I am the guy who wears smartwatches because I like having a few things easily accessible on my wrist: the time, my notifications, my steps, and the weather. But more than anything, a watch is a habit, one I’ve kept since I got an E.T. watch when I was six years old. It’s part of the “Wallet Keys Phone Watch” ritual which signals that I’m ready to face the day, but it’s also a fashion accessory.
It’s not high fashion, mind you, given the look of most smartwatches today, but fashion nonetheless. And so I want some choice in the look of the watch. I prefer round over square, not too big, with a brown leather band.
Enabling that choice for people who want it is the motivating theory behind Android Wear. And now there’s a new version of Android Wear, 2.0, that, among many other things, is designed to make using an Android Wear smartwatch with an iPhone less of a compromise. Get the watch you actually want without losing out on too much of what the Apple Watch can do.
It’s a nice theory — but in practice Google hasn’t lived up to that promise.
Android smartwatches have worked with the iPhone for a year and half now, but with extremely limited functionality. Those limitations come mainly from Apple policies: no access to iMessage replies and difficulties getting third-party apps and faces on the watch. So with Wear 2.0, Google has just gone ahead and stuck the Google Play Store right on the watch.
What that means is that after some initial setup with your phone, smartwatches running the newest software can be more independent — they can track your fitness, stream music from Google Play, download apps, and all the rest directly over Wi-Fi or LTE. Basically, where the iPhone put up roadblocks to features, Android Wear 2.0 just runs around them and does them on its own.
After spending a week using an LG Watch Style (the little one, not the giant LG Watch Sport) with an iPhone, I came away from the experience unimpressed. Yes, there are a few things that are possible now that weren’t before. You can directly install third-party watchfaces now, a big benefit over the Apple Watch. You can install little weather widgets and fitness apps. And thankfully, you can do so by visiting the Google Play Store from your laptop’s web browser rather than trying to scroll the tiny little watch screen. There aren’t a ton of apps available yet, but that’s hopefully something that will improve over time. You can query the Google Assistant, which is often more accurate and helpful than Siri.
But for everything that works, there are several things that really don’t. Some of it is because of those Apple policies: there’s simply no conceivable world in which Apple is going to allow third-party smartwatches to access iMessages beyond seeing incoming notifications arrive, for example. You can reply to messages from some other apps — but only those that have reply options properly built into their notification on the phone. Even then, you won’t get the sort of rich message history you can get elsewhere.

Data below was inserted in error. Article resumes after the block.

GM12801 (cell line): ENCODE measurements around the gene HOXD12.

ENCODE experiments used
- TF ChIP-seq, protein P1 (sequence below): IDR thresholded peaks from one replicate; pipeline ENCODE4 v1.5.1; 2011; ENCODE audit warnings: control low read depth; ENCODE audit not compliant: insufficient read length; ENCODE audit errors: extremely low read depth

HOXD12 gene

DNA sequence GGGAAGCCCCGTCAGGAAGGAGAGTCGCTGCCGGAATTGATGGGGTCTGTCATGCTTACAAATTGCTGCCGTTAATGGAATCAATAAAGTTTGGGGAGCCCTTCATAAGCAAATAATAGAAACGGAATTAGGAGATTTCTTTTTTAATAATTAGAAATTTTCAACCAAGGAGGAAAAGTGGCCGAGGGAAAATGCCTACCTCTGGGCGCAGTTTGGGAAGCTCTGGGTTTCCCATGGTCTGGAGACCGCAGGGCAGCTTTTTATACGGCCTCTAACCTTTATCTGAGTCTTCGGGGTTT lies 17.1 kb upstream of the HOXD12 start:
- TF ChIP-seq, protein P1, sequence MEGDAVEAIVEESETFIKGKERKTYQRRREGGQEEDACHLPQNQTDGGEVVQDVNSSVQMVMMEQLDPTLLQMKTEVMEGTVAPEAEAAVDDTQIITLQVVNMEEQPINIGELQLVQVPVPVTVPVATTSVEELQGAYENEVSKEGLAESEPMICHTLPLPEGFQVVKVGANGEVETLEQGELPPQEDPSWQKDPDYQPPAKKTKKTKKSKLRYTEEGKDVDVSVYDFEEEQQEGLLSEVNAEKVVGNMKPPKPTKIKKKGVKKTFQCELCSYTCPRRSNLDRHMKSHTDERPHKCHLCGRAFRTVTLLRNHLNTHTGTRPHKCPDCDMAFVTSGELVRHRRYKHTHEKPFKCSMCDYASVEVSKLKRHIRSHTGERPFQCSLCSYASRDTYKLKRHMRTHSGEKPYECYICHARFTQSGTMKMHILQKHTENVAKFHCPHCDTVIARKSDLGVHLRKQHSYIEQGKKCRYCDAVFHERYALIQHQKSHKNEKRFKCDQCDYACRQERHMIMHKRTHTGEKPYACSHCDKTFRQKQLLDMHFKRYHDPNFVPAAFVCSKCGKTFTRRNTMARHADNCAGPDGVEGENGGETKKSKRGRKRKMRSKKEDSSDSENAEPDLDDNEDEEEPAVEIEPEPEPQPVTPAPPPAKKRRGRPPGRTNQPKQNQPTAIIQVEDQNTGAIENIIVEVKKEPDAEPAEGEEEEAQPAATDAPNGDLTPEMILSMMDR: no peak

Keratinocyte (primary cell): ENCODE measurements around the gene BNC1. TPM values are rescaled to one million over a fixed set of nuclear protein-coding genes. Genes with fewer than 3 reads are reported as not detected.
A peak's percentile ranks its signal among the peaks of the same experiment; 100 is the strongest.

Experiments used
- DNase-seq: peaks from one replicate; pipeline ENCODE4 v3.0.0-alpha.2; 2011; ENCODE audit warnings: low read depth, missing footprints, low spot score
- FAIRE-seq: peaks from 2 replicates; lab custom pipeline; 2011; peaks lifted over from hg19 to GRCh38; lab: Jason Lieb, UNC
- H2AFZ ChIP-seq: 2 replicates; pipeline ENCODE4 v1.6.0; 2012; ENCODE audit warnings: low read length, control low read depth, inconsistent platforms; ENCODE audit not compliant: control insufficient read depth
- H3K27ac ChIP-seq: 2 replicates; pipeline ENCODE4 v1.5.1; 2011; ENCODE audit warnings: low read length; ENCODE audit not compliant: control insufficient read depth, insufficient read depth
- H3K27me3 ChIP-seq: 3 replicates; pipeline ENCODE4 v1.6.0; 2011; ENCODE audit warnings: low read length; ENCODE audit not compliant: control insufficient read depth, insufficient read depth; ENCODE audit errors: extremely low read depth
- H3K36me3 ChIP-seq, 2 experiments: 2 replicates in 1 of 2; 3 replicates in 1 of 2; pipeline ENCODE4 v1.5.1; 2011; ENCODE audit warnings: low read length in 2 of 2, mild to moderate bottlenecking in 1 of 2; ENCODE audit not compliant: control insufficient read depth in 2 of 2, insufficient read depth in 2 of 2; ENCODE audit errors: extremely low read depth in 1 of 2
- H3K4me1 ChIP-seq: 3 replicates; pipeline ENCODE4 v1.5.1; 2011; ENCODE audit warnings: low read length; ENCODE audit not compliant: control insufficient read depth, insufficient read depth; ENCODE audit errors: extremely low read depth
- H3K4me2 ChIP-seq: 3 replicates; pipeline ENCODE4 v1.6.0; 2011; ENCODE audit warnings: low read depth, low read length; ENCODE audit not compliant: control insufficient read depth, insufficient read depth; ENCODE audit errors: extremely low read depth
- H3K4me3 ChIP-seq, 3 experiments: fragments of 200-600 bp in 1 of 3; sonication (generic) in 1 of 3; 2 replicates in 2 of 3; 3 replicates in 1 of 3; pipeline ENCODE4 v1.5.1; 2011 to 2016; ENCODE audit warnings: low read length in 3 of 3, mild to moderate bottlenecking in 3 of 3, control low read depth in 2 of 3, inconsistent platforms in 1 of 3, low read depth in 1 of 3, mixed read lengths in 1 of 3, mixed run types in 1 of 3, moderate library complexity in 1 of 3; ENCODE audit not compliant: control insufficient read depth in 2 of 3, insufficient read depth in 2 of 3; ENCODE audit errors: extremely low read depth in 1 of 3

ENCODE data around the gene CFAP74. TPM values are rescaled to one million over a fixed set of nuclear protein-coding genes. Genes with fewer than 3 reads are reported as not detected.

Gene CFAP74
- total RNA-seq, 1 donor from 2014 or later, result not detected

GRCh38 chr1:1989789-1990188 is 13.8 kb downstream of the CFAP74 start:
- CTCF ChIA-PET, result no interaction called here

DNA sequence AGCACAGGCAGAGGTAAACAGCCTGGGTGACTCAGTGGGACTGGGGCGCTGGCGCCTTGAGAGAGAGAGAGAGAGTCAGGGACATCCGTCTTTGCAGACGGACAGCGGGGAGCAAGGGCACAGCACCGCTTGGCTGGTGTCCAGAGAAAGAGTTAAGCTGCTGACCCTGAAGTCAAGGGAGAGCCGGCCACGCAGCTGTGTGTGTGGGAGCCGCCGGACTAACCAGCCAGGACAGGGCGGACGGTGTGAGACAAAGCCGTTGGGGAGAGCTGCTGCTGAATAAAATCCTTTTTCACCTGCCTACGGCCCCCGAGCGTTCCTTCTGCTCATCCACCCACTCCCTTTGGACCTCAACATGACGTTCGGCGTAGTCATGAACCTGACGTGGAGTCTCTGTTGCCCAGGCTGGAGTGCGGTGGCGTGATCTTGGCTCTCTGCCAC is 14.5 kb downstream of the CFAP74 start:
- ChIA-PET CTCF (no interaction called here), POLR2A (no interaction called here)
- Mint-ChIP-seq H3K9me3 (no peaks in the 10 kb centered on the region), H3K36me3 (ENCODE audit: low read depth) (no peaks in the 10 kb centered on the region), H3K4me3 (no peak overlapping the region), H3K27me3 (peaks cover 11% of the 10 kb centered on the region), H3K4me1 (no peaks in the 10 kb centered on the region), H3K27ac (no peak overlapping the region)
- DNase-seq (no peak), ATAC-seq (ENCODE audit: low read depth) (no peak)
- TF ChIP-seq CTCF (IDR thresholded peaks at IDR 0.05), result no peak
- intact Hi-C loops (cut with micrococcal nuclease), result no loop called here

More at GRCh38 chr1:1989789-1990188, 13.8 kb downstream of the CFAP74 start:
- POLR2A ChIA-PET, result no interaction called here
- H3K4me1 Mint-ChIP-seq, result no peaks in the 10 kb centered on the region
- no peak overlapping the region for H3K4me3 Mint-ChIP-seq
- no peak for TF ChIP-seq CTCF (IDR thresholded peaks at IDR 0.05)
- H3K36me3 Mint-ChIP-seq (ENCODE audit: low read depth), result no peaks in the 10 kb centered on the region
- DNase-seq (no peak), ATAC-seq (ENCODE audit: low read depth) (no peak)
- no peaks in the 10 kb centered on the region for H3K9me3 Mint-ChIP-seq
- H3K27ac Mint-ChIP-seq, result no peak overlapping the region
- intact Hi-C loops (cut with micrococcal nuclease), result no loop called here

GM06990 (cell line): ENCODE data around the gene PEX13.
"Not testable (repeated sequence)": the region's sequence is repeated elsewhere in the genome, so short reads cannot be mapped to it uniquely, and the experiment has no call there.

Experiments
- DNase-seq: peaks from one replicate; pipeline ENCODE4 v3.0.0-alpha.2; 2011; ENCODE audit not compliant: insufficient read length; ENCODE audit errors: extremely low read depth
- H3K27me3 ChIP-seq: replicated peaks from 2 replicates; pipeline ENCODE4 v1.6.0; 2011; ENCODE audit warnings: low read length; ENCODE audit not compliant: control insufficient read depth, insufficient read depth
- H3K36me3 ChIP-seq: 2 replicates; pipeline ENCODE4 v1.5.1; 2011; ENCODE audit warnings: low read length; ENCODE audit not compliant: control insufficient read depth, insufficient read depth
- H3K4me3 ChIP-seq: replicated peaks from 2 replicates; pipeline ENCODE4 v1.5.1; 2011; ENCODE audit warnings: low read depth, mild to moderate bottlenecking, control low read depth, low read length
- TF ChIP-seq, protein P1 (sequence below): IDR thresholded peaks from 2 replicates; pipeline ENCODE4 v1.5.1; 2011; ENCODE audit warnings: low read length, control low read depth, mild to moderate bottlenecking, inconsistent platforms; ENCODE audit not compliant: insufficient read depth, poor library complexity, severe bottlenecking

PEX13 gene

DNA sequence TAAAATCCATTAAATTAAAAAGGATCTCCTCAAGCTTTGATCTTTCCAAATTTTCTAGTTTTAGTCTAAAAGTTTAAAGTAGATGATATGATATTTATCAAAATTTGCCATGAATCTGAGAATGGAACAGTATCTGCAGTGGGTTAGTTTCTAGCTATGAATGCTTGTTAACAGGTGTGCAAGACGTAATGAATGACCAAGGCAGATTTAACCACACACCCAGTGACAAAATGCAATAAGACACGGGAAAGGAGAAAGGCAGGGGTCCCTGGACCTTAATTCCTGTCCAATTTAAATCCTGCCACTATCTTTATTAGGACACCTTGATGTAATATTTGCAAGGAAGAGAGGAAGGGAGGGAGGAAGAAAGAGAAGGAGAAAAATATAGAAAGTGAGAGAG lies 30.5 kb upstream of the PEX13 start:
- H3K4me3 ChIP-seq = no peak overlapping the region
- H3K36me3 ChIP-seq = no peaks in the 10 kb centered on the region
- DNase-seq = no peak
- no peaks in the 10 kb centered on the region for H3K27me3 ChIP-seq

I could be comfortable with those limitations — but there are dozens of others, most of them self-inflicted. Connecting to a Wi-Fi network to download apps is too difficult because you have to manually enter it in on an iPhone (and it only works with older, 2.4GHz networks). The watch itself sometimes just kind of bugs out, so things will slow down and random things fail, like scrolling with the digital crown.
For me, the clearest example of Google not doing the necessary work is Calendars. You are able to get your calendar information synced to Android Wear; you have your choice of either using Google Calendar or Apple Calendar. But that’s where the hassle comes in. If you opt for Google Calendar, you’ll only see events from your Google accounts. If you opt for Apple Calendar, you will get all of them, birthdays and holidays and whatever else is included with no way to filter which ones sync to your watch.
This is a solvable problem: Pebble smartwatches (pour one out) let you select which calendars you want to sync. What it shows is that getting a third-party smartwatch to play nice with an iPhone is hard — but there are ways to do it that minimize those limitations. Android Wear 2.0’s whole purpose is to enact those workarounds, but it doesn’t go as far as it could.
But the biggest issue with Android Wear 2.0 on the iPhone is that the only two watches it’s available on are bad. The LG Watch Sport is way too big, the Style is small and underpowered. The battery life on the latter is downright atrocious if you enable the always-on ambient display. Using it, I got as little at 10 hours, slightly worse than what I get when the same watch is paired to an Android device. Turn it off and you will get a full day, but you’ll miss out on one of Android Wear’s best features.
If you’re interested in a smartwatch paired to an iPhone, there’s only one question: why should you get something besides the Apple Watch? For Android Wear, the answer is the same today as it was 18 months ago: if you want a round watch instead of a square one.
That’s kind of it. The new features, independent apps, and new watches don’t add up to anything particularly compelling. I will happily grant that Google is facing an uphill battle trying to get Android Wear working with what is essentially a hostile platform — iOS — one that’s not at all interested in making life easy for third-party smartwatches.
But those challenges are all the more reason for Google to show that it can make something that overcomes them. I prefer round watches, but not as much as I prefer having a smartwatch that doesn’t remind me of its profound limitations every time I get a notification.
Photography by James Bareham / The Verge